Less than 2 hours drive away, the Eden Project is a global garden for the 21st Century. In the humid Tropics Biome you can experience the sights, smells and sheer scale of the rain forest in the world’s largest greenhouse. Discover the tropical plants found in the products that you use every day and understand the ways in which they are being managed for the future.
With it’s bright and bustling shopping precinct, elegant 18th Century houses, broadwalks and vibrant cultural life, the County town has much to offer. Take time to uncover Dorchester’s history with a visit to the Roman Town House, Maumbury Rings or the Old Crown Court and Cells where the Tolpuddle Martyrs were tried. There are numerous places to eat out and the Wednesday market is well worth visiting.
Bridport is a colourful market town, which dates from the 9th /10th Century and stands where the rivers Brit and Asker meet. It has a fascinating history and was once renowned as the centre of the country’s rope and net making industry. A Georgian Town Hall and the broad streets dominate the town, where the weekly Wednesday and Saturday markets, as well as the Farmers’ market (2nd Saturday in the month), are held.
This Farmers’ market featured in the Channel Four’s ‘Return To River Cottage’ series featuring TV chef Hugh Fearnley-Whittingstall, which was filmed around the Bridport area.
Bridport is a welcoming town and an ideal place to browse, shop and stop for a bite to eat. Take a look at the medieval Chantry House or sample the local brew or a tour of Palmers Brewery.
Once known as Bridport Harbour, the resort village of West Bay has a busy waterfront which buzzes on a summer’s day with its bright kiosks, fishing and pleasure boats. It is an ideal place to take a walk and enjoy a pub lunch or a fresh seafood supper whilst admiring the views – to the West is Lyme Bay and the fossil rich cliffs known as the ‘Jurassic Coast’ and Golden Cap. To the East is the East Cliff and the beginning of the shingle curve of the Chesil Bank.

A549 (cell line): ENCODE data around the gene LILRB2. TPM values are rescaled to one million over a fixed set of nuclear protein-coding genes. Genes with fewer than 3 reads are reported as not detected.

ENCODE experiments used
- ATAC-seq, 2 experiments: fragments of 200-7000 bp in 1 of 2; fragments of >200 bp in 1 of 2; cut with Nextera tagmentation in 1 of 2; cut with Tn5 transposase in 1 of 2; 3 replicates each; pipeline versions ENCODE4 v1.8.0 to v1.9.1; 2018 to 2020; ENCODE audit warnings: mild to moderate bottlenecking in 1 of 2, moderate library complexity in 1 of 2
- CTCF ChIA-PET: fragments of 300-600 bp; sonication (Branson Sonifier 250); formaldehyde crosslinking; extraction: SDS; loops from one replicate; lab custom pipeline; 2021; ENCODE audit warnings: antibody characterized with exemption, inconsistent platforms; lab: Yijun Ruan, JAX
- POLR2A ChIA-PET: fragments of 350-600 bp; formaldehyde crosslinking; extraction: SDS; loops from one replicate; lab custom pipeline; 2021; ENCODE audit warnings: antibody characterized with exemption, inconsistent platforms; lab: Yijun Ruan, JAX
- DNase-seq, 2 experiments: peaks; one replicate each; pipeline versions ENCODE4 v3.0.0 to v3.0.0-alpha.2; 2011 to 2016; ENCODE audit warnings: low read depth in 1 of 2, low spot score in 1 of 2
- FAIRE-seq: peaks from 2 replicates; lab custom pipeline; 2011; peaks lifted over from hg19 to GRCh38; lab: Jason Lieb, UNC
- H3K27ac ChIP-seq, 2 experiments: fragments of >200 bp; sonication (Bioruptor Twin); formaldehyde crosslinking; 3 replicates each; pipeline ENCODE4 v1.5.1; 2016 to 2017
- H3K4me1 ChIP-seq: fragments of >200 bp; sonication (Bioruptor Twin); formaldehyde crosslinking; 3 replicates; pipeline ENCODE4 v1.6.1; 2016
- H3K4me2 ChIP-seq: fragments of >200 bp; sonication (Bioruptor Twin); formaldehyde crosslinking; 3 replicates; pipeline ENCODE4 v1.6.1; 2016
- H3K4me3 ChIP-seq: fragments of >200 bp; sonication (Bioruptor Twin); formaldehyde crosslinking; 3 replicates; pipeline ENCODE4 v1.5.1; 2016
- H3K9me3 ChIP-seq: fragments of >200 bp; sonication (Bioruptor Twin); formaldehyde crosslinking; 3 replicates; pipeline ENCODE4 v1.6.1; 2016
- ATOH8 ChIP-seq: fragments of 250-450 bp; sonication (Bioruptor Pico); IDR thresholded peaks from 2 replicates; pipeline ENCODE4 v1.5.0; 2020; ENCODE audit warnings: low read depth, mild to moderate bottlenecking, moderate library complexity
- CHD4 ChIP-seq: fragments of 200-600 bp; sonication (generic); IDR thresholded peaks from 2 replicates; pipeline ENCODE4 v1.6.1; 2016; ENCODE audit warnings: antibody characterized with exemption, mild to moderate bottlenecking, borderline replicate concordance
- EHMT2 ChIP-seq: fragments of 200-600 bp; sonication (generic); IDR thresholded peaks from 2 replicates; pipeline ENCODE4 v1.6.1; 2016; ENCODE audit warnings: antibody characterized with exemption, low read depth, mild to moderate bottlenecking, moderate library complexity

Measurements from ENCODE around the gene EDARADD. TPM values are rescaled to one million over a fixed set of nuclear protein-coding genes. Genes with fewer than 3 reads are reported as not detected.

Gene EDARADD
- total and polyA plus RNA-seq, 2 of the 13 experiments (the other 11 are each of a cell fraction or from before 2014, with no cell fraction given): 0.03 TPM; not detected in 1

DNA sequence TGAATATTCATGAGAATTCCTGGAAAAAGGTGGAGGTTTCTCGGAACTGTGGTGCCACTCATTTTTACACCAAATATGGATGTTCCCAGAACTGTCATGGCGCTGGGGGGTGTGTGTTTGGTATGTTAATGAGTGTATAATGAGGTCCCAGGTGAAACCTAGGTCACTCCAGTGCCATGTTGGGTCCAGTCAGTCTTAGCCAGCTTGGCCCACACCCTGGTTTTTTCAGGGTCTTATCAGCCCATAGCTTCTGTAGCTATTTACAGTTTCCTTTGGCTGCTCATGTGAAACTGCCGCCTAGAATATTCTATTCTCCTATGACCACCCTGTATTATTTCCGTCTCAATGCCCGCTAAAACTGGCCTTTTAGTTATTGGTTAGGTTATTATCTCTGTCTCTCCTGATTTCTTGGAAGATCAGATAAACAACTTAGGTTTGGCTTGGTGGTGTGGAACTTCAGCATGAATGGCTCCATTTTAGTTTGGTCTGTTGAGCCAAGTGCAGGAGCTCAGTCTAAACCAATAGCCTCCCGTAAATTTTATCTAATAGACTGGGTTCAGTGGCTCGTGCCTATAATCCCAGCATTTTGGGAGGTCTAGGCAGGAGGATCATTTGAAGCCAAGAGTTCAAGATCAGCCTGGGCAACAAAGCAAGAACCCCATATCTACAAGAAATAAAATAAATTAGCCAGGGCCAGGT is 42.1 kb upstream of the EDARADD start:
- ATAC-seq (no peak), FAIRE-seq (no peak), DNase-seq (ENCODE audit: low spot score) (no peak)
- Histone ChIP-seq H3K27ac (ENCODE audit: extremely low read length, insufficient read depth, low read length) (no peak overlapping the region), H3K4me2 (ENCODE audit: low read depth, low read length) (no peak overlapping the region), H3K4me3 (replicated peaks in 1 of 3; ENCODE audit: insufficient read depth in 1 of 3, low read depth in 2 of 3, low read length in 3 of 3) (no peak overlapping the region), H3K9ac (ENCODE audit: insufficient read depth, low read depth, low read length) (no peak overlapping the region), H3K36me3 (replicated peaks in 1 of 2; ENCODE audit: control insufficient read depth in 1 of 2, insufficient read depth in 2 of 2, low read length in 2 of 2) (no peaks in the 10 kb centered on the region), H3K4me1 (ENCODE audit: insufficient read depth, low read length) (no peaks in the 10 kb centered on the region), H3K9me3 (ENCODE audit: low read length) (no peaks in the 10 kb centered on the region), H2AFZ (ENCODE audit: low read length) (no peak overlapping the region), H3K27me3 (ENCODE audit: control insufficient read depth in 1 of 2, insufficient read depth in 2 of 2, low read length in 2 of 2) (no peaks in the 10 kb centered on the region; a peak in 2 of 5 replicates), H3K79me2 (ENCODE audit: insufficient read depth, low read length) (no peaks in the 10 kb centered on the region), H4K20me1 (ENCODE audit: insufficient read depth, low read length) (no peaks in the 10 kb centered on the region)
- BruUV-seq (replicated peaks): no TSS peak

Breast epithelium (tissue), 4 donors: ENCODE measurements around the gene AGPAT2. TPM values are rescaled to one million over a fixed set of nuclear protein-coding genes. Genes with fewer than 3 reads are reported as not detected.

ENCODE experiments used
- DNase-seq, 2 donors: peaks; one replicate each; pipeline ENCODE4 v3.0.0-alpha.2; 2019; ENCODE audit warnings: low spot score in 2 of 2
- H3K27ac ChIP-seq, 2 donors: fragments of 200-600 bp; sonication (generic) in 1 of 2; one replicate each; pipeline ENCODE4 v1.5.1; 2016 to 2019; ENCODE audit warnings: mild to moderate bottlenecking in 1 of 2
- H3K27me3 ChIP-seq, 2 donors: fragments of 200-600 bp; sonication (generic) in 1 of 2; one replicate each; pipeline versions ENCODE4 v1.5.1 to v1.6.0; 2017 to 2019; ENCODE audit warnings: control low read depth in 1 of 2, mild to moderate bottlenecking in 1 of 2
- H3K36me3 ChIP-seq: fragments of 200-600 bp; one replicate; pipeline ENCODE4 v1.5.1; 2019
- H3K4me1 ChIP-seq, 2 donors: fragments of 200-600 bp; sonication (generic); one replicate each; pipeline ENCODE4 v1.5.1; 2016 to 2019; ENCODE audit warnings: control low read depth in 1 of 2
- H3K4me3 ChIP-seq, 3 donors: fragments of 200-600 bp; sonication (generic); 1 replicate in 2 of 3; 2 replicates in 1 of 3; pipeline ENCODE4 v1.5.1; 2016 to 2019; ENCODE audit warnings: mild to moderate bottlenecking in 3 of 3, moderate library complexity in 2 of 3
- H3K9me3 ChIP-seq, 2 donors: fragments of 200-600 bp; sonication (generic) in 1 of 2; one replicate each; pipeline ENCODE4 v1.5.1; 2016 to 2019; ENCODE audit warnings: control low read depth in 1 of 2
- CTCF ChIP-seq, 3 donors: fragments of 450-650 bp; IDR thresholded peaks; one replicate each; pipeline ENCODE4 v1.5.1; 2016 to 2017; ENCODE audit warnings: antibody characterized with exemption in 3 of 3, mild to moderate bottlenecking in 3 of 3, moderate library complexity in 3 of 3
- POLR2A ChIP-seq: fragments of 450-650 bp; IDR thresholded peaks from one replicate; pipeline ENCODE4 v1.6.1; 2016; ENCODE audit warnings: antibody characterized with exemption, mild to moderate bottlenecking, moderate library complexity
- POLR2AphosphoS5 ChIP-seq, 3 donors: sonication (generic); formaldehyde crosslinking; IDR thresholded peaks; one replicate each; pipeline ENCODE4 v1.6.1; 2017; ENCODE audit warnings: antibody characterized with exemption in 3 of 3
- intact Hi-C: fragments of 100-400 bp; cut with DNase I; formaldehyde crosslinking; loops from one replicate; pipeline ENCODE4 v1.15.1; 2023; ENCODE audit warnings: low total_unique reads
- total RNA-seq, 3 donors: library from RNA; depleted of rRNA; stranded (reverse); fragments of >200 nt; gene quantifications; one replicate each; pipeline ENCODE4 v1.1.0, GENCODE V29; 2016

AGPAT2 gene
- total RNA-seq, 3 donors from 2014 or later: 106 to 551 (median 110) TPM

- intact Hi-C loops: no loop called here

If you’ve see an episode of the television series ‘Harbour Lights’ starring Nick Berry, the area may seem very familiar to you as filming took place around West Bay and its harbour.
The stretch of coast between Charmouth and Lyme Regis forms the ‘Jurassic Coast’ where fossils dating back 185 million years can be found. Visit the Chamouth Heritage Coast Centre where you can find out how to hunt for and identify fossils and discover the Mary Anning story. There is a safe sandy beach, ideal for rock pooling at low tide and several places to eat.
Charmouth Heritage Coast Centre, Lower Sea Lane, Charmouth – offering a wide range of walks, rambles and fossil hunting tours.
Check dates and times with the Centre. Tel: 01297 560772 or www.charmouth.org
Lyme Regis is a narrow tangle of streets that tumble down to its 13th Century Cobb harbour, where a cloaked Meryl Streep famously stood in the film ‘The French Lieutenant’s Woman’ adapted from the novel by local author, John Fowles.
It is an ancient town with a varied history stretching back to the 8th century. It was from here that ships sailed to meet the Spanish Armada and the Duke of Monmouth landed in 1685. Today Lyme Regis offers fun for all the family with its sheltered beaches, bustling harbour, shops, galleries and many attractions. Why not enjoy the view of Golden Cap, the highest point on the South coast at 626 feet. It gets its name from the top layers of golden sandstone, which glow, in the sunshine.
Fossil hunting with Dr Colin Dawes PhD every Sunday all year round, and every Wednesday and Friday from April to the end of September. Daily during the school half-term holidays. Meet 1.00 pm at the Old Forge Fossil Shop. Duration – 2 hours. If you do not find a fossil you will be given one!
Jazz Festival – why not enjoy a break during the Lyme Regis Jazz Festival.
Bonfire Night Celebrations on the Cobb – torch light procession and firework display from the Cobb in early November.
Check www.lymeregistourism.co.uk for further details of these two events, and more!